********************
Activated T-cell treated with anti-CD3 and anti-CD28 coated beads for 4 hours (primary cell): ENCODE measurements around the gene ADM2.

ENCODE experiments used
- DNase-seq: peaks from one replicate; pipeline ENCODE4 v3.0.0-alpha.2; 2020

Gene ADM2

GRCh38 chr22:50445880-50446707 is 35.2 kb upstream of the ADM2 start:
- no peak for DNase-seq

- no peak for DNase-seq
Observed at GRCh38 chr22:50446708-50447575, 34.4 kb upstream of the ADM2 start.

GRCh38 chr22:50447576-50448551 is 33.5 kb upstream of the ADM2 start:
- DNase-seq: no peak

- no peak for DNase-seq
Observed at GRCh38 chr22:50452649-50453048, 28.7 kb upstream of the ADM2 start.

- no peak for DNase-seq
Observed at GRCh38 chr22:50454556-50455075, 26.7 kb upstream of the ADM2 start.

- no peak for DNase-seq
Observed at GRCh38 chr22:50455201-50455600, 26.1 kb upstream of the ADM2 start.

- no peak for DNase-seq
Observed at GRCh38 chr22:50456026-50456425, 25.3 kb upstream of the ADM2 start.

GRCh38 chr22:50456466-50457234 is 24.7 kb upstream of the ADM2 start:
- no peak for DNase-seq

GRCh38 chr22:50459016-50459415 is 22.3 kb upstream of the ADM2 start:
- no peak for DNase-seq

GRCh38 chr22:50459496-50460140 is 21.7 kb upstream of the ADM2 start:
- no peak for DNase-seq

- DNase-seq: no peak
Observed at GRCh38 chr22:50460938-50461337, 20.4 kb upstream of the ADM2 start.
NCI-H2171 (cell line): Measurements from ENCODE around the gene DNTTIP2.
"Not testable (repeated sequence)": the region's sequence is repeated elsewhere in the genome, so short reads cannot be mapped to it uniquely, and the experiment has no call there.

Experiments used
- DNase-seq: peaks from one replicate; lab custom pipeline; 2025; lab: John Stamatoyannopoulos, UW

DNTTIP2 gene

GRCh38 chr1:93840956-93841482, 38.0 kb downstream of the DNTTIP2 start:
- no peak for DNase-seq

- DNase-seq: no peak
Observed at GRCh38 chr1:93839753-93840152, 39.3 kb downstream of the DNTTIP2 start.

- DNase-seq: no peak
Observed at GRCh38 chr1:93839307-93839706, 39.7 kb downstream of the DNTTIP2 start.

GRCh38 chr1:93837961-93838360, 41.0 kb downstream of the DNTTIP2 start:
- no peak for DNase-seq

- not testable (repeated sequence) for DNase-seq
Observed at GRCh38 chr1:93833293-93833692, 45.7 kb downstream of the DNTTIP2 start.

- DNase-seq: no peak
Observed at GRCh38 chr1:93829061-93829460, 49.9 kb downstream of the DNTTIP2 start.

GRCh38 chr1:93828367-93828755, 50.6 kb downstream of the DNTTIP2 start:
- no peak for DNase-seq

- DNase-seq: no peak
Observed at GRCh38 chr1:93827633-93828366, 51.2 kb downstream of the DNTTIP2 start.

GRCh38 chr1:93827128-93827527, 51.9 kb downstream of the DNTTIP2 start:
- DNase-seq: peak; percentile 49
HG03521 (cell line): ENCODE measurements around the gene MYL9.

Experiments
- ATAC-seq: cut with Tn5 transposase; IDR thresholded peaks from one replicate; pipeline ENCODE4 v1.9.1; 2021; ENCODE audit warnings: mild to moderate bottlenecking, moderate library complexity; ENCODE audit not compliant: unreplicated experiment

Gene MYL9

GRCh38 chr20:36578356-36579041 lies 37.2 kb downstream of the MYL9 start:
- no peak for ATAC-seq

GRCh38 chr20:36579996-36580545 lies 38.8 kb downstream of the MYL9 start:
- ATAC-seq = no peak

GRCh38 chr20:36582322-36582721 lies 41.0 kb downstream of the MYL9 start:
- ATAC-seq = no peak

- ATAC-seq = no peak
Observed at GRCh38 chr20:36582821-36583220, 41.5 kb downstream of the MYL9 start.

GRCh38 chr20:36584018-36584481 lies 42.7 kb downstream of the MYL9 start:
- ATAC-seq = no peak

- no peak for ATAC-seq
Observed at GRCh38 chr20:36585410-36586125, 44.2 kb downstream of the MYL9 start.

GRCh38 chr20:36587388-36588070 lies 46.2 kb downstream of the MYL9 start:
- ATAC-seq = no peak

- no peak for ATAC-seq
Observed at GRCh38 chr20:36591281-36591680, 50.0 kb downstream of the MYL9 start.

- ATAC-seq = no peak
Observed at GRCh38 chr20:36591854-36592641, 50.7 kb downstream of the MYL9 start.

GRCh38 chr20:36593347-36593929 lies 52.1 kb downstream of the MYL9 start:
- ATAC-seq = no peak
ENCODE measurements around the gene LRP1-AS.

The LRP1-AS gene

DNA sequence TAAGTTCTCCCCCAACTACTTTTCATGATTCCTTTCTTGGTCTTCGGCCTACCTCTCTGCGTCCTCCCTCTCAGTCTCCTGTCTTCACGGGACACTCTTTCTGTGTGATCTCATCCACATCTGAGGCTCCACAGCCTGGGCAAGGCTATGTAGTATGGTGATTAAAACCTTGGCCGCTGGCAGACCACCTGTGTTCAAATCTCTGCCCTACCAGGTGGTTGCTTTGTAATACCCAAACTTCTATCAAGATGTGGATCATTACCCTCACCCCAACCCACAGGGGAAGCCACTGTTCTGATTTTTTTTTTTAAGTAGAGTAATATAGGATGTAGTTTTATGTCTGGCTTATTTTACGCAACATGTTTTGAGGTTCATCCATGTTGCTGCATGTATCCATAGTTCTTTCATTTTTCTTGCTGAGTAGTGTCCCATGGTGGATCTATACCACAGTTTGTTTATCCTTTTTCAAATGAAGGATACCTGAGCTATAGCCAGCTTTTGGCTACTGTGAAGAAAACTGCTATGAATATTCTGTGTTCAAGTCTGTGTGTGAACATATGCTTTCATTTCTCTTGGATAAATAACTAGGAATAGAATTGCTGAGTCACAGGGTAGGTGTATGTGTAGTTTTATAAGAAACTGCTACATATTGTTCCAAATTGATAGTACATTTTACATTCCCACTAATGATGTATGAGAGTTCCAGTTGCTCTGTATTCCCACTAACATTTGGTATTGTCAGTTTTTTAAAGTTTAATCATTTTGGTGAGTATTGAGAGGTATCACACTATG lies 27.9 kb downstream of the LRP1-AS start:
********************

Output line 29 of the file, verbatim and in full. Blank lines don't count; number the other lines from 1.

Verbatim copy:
Experiments used